That first sip of hot, freshly brewed Earl Grey tea is what awakens my taste buds and opens my eyes every morning. I love tea, and so do over 158 million Americans. Tea is the most consumed beverage (besides water) in the world. However, it is also a very misunderstood drink.
There are five different main types of tea, all which come from the same plant. The Camellia sinensis, a shrub native to India and China, is the same plant that produces green, black, white, oolong and pu-erh tea. The difference in these teas has everything to do with how the leaves of the Camellia sinensis are processed.
Green is made with steamed leaves, black with fermented, white with uncured and unfermented, oolong is partially fermented and pu-erh is made from fermented and aged leaves. Not only does these different processes effect the flavor, taste and color, but also the benefit levels of the tea.
All tea contains antioxidants called flavonoids, the most talked about being EGCG (Epigallocatechin gallate), which may help in fighting free radicals that can contribute to health problems such as cancer, clogged arteries and heart disease. They also contain theanine and caffeine both of which affect the brain and help with mental alertness without a lot of caffeine. Tea has roughly half the amount of caffeine as coffee.
According to WebMD, “Studies have found that some teas may help with cancer, heart disease, and diabetes; encourage weight loss; lower cholesterol and bring about mental alertness. Tea also appears to have antimicrobial qualities.”
Green tea has been the most widely studied for these health benefits, but all types of brewed tea have levels of these healthy benefits. It should be noted that brewed teas are a better choice over bottled, especially the ones that have been sweetened and flavored with all kinds of… well, all kinds of who knows what!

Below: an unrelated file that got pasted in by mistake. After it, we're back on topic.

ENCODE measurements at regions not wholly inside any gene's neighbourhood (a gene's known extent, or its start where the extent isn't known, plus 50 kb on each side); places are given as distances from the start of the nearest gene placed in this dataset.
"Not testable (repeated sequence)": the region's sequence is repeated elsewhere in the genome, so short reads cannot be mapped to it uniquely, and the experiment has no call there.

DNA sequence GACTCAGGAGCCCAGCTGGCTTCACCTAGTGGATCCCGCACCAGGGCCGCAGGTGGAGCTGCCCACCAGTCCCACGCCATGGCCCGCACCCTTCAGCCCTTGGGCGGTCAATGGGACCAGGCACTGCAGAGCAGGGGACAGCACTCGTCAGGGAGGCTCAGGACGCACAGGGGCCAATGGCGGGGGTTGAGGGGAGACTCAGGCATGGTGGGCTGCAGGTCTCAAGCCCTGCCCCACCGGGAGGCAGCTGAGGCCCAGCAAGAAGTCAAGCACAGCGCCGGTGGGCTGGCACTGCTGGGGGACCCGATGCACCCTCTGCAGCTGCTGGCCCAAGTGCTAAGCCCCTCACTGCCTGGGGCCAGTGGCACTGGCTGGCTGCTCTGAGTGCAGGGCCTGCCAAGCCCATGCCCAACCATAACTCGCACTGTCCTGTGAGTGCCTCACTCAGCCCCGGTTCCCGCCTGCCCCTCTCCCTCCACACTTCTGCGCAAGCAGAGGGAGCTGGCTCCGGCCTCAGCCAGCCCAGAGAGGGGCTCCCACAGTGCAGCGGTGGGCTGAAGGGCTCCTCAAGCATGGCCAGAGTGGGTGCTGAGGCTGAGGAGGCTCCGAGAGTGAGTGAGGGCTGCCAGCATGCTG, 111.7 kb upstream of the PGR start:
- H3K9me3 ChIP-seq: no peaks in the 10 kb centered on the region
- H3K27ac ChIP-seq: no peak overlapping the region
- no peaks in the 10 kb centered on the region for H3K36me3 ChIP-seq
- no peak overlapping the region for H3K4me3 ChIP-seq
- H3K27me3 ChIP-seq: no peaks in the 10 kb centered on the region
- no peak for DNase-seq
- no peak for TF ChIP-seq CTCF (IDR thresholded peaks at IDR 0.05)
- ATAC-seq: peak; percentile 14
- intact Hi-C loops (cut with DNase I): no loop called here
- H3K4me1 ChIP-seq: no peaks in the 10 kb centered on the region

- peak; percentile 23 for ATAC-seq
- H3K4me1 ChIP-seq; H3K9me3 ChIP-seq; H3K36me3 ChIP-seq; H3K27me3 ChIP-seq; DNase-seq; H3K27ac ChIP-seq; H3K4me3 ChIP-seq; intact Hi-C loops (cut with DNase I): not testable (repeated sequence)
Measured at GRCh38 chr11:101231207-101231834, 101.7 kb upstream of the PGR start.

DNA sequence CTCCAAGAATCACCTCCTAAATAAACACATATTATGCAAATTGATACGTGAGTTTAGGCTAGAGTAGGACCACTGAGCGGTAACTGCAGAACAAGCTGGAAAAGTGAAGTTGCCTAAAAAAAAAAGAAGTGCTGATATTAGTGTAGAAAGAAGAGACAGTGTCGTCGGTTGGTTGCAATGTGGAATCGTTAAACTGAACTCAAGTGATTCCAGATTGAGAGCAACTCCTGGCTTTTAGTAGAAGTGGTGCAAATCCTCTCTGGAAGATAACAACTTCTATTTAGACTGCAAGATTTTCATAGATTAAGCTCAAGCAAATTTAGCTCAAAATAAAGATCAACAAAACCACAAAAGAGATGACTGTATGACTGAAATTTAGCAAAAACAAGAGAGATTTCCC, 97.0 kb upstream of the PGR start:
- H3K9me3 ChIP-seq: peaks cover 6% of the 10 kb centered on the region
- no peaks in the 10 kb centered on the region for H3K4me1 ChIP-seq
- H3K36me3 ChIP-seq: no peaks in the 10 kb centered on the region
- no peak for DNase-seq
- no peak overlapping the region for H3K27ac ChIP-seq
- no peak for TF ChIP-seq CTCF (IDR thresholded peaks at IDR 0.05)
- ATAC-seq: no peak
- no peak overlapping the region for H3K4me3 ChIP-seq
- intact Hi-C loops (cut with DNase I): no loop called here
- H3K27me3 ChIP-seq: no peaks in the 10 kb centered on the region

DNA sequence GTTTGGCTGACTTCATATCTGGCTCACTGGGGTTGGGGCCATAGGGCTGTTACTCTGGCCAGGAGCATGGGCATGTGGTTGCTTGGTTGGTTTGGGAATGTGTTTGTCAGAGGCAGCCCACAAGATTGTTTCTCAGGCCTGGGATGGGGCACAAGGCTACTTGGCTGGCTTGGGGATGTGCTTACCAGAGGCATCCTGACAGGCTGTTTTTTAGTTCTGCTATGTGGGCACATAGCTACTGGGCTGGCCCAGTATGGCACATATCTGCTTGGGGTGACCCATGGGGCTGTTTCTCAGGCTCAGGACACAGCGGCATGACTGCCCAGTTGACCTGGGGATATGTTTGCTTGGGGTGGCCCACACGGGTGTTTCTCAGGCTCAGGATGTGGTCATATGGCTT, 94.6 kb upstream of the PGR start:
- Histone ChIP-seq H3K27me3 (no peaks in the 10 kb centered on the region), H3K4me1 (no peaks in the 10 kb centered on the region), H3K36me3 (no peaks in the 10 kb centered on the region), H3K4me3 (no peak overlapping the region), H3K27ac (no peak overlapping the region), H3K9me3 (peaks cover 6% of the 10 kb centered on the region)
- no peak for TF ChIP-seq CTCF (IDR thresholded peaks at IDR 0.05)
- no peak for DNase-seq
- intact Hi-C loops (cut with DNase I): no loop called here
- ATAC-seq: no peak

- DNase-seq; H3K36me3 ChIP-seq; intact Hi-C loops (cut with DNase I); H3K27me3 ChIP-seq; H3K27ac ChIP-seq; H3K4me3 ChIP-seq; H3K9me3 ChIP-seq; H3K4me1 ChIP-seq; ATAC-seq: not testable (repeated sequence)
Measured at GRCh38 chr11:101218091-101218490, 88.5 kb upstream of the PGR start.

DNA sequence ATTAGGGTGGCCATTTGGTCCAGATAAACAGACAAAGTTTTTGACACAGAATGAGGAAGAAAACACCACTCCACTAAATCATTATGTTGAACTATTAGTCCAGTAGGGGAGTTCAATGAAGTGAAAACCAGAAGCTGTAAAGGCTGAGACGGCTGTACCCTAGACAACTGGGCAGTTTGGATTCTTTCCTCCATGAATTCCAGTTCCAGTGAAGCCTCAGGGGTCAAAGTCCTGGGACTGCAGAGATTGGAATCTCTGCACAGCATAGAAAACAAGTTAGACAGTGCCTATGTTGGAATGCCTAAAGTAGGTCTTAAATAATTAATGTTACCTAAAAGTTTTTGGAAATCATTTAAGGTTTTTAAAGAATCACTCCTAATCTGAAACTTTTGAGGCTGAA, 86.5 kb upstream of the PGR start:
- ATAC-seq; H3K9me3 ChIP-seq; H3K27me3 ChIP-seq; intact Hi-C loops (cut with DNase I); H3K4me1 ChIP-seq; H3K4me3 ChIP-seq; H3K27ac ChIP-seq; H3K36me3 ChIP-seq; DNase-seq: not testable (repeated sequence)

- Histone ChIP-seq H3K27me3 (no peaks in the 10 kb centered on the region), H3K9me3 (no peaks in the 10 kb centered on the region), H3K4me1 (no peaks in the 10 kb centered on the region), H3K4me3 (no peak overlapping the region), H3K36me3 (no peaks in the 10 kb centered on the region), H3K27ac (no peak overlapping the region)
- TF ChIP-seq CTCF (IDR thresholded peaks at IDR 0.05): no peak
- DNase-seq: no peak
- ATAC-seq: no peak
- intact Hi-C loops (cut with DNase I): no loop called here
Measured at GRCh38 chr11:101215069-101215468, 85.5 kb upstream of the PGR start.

At the onset of this article, I mentioned my love of Earl Grey tea. Earl Grey is traditionally a black tea that has been flavored with oil from the rind of the bergamot orange, which gives the maltiness of black tea a pleasant citrus note. This is the type of flavoring that one wants to see and taste in a healthy cup of tea.
There is also a big difference in tea that is steeped from a bag rather than loose-leaf tea. The tea in the bag is usually of a lower quality and made from the dust also known as fannings, whereas loose leaf is usually whole leaf. Whole leaf tea will generally give a better and less bitter flavor because the whole, loose leaves retain more of their essential oils that also give a better aroma. Steeping whole leaf tea allows for more circulation through the boiling water thereby releasing more of the teas flavor and healthy benefits.
However, the tea bag does offer a great convenience. In my opinion, a tea bag is better than no tea at all especially when that tea is in a better bag. Many tea companies offer a better bag such as round unbleached or sachet tea bags, which allow more water to flow through, expanding the potential of the tea. One such brand is Teatulia. Based in Denver, CO., teatulia is a clean, fresh, organic tea grown in a sustainable and regenerative method in the northern region of Bangladesh. This tea company also provides the women of the local communities where the tea is grown with opportunities to better the lives of themselves and their children through employment in the tea garden and a very unique cow-lending program. Teatulia is a tea brand that is new and available in many Coborn’s Natural Foods departments.
So, tea is relaxing, refreshing, healthy, calorie-free, oh so wonderful in so many ways. Not to be confused with tisanes, which is a French word for herbal drinks steeped in the same fashion as tea but made of dried flowers, roots and spices, containing no leaves from the tea bush. These herbals are caffeine free and also have many healthful benefits. Tisanes are also a topic for another day.
For today, I encourage you to try a quality green, black, white, oolong or pu-erh tea for the great health benefits found from the leaves of the Camellia sinensis.
Coborn’s Clearwater Natural Foods Manager
Click Here for more blogs written by Cheryl